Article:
The short and the short of it: Dìa de los Muertos

(image via YouTube (c) Film School Shorts)

On the Day of the Dead in a small village, bright balloons fly and firecrackers pop. Unfortunately for one little girl, there is only sadness at her recently deceased mother’s grave. But as she wipes away tears, she is suddenly dragged to the land of the dead! Surrounded by partying skeletons and papel picado, she learns that
Dìa de los Muertos is not about fear, but about celebrating the end, which in many ways is just the beginning. (synopsis via Laughing Squid)

People of English descent do not generally have a good relationship with death. (My mum is dying of cancer at the moment and I’m not handling it well so I know of what I write.)

It is something to be feared and reviled which is sad because as this beautiful animated short film by Ringling College of Art and Design students Ashley Graham, Kate Reynolds, and Lindsey St. Pierre, Mexicans have more than made their peace with the end of life which seen not so much as an end as a beginning.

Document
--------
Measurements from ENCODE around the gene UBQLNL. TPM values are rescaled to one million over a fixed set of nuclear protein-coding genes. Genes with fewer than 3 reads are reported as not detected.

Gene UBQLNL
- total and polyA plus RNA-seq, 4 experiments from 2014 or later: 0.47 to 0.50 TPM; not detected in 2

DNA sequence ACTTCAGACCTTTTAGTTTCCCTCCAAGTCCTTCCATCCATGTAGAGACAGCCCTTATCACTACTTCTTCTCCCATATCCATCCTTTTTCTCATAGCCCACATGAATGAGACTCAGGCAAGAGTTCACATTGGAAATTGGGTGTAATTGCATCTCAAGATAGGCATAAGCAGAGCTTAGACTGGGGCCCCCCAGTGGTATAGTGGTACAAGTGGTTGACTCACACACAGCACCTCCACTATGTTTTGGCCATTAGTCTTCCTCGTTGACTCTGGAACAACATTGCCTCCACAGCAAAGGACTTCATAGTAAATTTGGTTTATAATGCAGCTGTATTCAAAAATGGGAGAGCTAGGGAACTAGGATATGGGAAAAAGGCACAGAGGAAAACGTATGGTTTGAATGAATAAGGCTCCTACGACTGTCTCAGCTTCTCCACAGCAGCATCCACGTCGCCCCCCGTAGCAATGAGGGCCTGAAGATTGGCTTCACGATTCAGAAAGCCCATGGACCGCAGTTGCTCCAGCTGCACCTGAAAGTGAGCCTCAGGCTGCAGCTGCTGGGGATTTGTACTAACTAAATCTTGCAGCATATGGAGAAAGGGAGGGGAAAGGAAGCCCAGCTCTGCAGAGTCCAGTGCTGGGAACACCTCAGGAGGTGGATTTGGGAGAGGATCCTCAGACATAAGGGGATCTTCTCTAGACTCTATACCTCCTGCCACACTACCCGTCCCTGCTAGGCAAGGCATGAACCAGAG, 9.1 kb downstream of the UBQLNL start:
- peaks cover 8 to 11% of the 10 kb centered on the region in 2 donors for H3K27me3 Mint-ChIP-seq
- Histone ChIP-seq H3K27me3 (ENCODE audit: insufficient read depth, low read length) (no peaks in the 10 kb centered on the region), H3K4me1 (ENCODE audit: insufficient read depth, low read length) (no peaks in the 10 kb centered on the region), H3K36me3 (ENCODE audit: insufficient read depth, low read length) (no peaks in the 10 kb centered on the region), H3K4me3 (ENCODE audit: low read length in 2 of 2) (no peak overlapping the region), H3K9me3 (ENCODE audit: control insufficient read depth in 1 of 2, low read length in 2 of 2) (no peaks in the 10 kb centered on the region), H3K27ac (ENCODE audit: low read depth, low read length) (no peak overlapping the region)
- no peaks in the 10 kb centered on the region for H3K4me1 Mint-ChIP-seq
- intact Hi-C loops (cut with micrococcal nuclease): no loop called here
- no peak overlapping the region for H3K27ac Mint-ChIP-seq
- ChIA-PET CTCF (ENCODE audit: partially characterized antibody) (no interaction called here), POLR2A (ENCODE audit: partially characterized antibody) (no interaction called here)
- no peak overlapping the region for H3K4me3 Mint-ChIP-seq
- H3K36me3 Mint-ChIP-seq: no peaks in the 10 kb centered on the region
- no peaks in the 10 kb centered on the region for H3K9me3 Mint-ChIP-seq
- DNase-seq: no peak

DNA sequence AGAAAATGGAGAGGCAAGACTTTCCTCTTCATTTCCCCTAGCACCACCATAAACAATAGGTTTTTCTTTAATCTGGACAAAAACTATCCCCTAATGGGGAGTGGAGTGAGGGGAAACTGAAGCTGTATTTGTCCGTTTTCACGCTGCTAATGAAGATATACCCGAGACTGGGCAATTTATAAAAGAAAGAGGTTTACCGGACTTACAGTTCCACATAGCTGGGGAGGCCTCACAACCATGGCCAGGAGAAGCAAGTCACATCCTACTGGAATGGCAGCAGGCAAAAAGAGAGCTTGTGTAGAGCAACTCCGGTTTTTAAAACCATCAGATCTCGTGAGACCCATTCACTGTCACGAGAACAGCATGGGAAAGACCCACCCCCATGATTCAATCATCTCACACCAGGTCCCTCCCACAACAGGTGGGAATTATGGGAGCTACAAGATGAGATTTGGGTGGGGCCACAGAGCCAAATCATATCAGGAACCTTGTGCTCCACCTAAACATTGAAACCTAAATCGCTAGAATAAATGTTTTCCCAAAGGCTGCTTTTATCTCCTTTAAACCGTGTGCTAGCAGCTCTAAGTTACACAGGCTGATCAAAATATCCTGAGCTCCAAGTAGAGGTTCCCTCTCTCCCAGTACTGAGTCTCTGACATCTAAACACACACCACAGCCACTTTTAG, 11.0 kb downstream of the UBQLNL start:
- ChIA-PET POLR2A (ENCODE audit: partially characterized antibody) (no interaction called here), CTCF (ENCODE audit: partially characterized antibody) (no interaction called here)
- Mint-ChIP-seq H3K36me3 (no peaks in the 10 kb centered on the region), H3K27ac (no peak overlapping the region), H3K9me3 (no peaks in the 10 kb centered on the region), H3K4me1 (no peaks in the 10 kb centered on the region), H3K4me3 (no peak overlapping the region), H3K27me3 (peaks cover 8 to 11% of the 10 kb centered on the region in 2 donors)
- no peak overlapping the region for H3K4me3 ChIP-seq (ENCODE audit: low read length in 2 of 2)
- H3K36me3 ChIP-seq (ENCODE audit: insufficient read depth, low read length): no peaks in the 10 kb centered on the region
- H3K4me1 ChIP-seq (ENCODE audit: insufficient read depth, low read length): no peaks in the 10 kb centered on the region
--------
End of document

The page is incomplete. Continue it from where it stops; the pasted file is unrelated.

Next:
It’s far more than a nice sentiment; in many ways it’s a powerful affirmation that while there remains great sadness at the loss of someone, the connections between the living and the dead, and a profound sense of family remain very much in place.

Dia de los Muertos is so inordinately beautiful and affectingly truthful that it won the three students the 2013 Student Academy Award and will no doubt capture your heart as well helping you to come to terms better with death, which trust me is something I need right now.

(source: Laughing Squid)

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